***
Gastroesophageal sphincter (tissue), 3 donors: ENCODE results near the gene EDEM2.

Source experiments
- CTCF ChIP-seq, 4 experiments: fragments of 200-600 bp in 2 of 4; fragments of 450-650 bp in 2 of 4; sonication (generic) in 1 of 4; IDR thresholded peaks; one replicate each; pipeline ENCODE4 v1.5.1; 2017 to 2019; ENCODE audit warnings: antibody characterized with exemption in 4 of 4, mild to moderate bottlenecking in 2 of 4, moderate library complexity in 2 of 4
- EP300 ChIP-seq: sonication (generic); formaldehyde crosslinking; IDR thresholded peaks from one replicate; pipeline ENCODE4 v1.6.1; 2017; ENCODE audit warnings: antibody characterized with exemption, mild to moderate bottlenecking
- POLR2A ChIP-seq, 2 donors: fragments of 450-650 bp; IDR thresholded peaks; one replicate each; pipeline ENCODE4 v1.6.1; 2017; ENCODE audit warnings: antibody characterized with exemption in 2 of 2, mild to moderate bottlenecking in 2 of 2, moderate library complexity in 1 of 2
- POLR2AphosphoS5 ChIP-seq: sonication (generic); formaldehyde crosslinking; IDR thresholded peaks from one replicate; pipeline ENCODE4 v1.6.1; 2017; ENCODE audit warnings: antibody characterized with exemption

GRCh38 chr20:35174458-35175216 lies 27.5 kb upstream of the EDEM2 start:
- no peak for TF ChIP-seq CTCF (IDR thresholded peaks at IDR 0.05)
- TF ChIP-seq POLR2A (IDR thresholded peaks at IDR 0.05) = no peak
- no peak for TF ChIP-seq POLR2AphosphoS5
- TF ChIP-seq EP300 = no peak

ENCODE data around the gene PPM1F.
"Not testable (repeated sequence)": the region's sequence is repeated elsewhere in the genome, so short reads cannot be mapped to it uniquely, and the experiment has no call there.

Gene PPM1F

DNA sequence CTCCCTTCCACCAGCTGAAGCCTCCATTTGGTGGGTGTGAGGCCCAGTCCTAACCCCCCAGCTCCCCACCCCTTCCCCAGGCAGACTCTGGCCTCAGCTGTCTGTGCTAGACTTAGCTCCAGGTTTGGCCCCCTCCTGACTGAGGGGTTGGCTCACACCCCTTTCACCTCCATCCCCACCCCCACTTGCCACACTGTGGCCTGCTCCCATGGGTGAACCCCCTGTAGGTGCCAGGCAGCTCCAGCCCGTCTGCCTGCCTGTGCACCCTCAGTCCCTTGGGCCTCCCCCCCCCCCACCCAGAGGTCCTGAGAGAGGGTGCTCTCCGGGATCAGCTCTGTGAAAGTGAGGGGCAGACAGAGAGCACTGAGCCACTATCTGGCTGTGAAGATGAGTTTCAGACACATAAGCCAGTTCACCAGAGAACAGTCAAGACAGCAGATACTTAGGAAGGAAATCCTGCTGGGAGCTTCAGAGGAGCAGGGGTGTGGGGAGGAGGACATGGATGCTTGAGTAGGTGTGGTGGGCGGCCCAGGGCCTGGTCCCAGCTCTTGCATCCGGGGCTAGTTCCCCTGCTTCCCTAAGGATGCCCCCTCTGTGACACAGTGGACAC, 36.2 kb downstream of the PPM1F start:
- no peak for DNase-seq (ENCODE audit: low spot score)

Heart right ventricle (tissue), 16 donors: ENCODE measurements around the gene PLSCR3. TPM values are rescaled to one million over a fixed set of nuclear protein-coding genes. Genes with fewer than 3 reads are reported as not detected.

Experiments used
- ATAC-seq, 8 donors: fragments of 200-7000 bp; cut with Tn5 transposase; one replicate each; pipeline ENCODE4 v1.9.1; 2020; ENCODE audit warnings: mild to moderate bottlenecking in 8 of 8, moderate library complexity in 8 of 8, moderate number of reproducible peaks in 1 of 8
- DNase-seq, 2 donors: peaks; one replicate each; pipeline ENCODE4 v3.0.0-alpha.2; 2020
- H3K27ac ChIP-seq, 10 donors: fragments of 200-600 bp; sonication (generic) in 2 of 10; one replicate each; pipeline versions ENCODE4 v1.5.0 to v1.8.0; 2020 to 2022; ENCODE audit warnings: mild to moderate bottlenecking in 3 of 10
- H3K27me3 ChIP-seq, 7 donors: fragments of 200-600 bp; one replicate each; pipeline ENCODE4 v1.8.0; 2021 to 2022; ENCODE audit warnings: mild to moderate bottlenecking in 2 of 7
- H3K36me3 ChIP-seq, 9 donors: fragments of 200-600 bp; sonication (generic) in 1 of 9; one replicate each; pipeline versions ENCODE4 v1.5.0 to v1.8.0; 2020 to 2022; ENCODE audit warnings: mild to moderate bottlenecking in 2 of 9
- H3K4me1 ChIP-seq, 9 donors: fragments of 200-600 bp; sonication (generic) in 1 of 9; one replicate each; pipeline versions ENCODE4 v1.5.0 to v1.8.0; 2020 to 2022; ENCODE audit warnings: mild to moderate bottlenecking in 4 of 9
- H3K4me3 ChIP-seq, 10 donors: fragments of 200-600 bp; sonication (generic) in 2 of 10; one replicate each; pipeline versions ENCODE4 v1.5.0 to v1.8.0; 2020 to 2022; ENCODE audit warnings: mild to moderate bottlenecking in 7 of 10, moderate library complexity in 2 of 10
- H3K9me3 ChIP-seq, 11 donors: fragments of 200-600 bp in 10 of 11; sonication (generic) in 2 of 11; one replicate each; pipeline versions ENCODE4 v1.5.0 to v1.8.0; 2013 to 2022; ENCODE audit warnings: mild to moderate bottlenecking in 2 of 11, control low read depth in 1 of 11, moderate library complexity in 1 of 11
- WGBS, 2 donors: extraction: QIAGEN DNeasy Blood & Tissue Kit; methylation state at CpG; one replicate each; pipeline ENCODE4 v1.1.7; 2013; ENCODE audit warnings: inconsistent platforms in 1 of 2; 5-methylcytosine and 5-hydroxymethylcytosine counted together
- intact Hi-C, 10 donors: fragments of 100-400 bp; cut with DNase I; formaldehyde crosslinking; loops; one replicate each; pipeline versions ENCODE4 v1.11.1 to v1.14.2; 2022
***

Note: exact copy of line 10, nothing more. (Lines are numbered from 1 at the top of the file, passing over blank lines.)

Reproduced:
- no peak for TF ChIP-seq POLR2AphosphoS5